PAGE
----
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Oil futures open lower in electronic trading
27 April 2020, 4:55 AM

United States (US) oil futures dipped in electronic trading Sunday evening, extending losses from last week that marked the eighth week of losses out of the last nine.

Trading was extremely volatile last week, in an extension of the selling that has dominated trading since early March as demand collapsed 30% due to the pandemic.

Global production cuts have not kept pace with the collapse in demand.

In this video below, US crude oil falls to 0% for the first time in history:

US West Texas Intermediate CLc1 futures were down 32 cents to $16.62 a barrel as of 6:15 p.m. ET (2215 GMT), while Brent futures LCOc1 rose 12 cents, or 0.6%, to settle at $21.56 a barrel.

Oil futures marked their third straight week of losses last week, with Brent ending down 24% and WTI off around 7%.

Traders expect demand to fall short of supply for months due to the economic disruption caused by the pandemic. Investors will be watching this week for results from oil majors including Exxon Mobil , BP Plc  and Royal Dutch Shell.

Producers may not be slashing output quickly or deeply enough to buoy prices, especially when global economic output is expected to contract by 2% this year, worse than the financial crisis.

Storage is quickly filling worldwide, which could necessitate more production cuts, even after the Organization of the Petroleum Exporting Countries and allies including Russia agreed this month to cut output by 9.7 million barrels per day.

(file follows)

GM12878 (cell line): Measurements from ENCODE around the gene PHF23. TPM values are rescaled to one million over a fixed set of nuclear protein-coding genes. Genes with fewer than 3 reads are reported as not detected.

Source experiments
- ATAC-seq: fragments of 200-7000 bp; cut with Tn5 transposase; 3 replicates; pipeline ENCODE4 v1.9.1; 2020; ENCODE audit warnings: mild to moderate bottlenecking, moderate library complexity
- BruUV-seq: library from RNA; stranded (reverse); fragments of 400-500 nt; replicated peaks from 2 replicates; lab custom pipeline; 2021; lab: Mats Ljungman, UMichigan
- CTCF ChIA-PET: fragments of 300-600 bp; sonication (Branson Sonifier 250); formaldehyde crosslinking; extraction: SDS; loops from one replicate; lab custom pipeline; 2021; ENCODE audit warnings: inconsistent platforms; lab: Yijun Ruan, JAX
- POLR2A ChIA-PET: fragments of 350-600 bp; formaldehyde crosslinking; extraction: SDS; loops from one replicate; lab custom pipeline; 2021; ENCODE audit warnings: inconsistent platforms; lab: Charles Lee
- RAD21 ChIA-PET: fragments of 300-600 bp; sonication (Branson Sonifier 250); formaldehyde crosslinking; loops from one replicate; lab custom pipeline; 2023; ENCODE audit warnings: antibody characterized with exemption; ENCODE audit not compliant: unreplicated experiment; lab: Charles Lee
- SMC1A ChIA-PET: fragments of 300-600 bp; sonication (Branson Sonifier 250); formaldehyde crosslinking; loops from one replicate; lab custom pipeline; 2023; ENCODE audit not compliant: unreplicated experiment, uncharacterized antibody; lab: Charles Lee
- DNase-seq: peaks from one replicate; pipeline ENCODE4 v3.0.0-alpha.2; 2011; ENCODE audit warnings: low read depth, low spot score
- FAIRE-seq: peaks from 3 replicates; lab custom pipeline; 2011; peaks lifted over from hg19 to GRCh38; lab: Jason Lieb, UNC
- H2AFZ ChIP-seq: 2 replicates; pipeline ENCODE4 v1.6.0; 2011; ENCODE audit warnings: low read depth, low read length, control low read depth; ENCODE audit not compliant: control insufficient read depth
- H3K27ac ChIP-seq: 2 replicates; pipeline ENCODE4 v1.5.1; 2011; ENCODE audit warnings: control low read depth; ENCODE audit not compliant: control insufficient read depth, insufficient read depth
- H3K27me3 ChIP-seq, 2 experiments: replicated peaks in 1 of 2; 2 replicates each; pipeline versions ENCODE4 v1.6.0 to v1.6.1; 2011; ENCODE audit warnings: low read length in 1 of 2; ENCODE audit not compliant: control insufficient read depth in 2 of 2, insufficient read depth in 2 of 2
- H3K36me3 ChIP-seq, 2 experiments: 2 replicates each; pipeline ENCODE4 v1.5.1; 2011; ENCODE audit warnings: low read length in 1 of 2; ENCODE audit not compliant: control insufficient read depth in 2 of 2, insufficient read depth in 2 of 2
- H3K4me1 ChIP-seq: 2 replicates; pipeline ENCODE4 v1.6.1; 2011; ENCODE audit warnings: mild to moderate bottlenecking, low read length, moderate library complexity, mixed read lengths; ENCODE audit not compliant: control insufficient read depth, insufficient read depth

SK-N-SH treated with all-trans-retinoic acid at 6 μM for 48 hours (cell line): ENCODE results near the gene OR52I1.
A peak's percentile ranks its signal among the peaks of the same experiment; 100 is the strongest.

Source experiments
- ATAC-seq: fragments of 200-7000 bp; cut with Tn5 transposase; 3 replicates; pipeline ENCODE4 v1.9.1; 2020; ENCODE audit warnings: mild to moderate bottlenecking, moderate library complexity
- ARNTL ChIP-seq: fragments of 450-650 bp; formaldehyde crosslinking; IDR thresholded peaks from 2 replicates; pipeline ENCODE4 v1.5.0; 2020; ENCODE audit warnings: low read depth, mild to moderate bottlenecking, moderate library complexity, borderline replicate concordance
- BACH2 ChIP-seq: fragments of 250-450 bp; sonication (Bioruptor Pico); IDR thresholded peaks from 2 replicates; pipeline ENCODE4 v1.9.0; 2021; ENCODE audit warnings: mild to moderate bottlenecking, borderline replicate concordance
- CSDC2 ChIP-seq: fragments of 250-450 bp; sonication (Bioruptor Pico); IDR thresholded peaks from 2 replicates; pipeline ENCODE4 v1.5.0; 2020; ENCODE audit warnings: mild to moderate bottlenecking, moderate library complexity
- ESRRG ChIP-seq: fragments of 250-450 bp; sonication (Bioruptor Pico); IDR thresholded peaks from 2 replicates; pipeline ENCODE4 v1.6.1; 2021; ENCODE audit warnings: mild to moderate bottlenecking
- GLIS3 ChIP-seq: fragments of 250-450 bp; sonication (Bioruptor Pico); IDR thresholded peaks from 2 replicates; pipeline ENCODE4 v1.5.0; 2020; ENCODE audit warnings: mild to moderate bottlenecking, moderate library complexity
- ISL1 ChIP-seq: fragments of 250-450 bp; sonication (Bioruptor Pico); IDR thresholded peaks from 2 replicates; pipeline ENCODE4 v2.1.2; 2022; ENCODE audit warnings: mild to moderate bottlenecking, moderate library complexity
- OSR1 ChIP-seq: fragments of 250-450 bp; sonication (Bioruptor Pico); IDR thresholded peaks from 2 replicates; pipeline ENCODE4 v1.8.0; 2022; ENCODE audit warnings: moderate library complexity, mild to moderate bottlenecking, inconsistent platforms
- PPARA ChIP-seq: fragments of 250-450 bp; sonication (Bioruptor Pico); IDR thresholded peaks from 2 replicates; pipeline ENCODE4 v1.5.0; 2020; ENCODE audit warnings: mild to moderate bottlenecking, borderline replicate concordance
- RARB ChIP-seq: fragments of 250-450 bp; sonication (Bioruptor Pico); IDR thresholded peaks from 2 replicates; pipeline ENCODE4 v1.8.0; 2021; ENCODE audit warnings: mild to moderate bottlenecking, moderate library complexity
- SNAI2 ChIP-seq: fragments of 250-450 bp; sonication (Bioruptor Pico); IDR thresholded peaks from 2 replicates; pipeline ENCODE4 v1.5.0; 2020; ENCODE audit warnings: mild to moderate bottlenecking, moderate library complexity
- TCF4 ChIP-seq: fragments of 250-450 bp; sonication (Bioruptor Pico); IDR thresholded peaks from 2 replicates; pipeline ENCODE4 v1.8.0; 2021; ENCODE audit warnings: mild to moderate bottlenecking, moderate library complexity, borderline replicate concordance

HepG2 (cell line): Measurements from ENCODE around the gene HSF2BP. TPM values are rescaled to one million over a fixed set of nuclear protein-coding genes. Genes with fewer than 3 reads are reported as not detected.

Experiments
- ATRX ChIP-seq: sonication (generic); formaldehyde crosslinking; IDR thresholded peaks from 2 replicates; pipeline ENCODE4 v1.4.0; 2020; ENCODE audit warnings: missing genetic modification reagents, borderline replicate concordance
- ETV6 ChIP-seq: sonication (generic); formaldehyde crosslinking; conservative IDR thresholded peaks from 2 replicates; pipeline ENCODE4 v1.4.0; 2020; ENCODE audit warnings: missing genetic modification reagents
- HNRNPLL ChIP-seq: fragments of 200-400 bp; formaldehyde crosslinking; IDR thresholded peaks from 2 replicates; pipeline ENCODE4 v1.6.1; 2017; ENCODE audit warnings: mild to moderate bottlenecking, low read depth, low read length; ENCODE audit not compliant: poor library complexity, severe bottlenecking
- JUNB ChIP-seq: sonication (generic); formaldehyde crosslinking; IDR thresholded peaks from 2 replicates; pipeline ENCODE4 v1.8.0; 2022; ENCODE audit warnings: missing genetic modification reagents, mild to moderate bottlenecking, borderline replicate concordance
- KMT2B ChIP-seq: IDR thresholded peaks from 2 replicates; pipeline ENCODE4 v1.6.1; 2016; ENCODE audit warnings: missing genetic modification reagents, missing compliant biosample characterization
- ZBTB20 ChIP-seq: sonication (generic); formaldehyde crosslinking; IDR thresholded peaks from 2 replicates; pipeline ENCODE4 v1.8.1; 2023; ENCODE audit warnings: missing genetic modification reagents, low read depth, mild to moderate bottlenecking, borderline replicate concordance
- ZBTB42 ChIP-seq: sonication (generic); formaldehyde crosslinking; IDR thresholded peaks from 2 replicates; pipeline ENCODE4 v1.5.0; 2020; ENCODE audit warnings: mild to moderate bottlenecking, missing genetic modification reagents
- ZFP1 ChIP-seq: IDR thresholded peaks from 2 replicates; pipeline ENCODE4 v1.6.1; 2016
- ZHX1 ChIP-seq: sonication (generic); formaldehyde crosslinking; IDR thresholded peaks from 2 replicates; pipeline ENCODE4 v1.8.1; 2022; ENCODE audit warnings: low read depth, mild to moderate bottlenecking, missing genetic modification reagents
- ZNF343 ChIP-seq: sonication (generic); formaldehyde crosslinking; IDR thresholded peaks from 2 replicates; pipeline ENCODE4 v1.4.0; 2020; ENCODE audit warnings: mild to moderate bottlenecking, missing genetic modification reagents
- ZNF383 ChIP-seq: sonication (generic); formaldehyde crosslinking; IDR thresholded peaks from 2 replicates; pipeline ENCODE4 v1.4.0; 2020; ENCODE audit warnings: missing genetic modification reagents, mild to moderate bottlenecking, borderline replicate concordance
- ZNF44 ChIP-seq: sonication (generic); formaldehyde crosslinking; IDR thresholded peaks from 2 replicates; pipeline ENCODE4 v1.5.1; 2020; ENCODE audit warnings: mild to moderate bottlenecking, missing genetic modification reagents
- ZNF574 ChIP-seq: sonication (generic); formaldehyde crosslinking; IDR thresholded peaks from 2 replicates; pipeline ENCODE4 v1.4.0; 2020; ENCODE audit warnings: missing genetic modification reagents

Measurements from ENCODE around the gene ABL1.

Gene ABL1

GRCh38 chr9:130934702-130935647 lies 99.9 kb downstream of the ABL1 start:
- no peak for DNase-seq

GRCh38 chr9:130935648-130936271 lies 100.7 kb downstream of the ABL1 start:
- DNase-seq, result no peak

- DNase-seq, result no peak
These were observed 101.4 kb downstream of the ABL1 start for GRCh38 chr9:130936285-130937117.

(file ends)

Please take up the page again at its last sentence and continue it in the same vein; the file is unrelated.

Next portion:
Countries, companies risk billions in race for coronavirus vaccine
27 April 2020, 4:00 AM

In the race to develop a vaccine to end the COVID-19 pandemic, governments, charities and Big Pharma firms are sinking billions of dollars into bets with extraordinarily low odds of success.

They’re fast-tracking the testing and regulatory review of vaccines with no guarantee they will prove effective. They’re building and re-tooling plants for vaccines with slim chances of being approved. They’re placing orders for vaccines that, in the end, are unlikely to be produced.

It’s the new pandemic paradigm, focused on speed and fraught with risks.

“The crisis in the world is so big that each of us will have to take maximum risk now to put this disease to a stop,” said Paul Stoffels, chief scientific officer at Johnson & Johnson , which has partnered with the U.S. government on a $1 billion investment to speed development and production of its still-unproven vaccine. “If it fails,” Stoffels told Reuters, “it will be bad.”

Historically, just 6% of vaccine candidates end up making it to market, often after a years-long process that doesn’t draw big investments until testing shows a product is likely to work.

Ethiopia’s plans to mitigate COVID-19 pandemic

But the traditional rules of drug and vaccine development are being tossed aside in the face of a virus that has infected 2.7 million people, killed more than 192 000 and devastated the global economy.

With COVID-19, the goal is to have a vaccine identified, tested and available on a scale of hundreds of millions of doses in just 12 to 18 months.

Drug companies and the governments and investors that finance them are boosting their “at-risk” spending in unprecedented ways.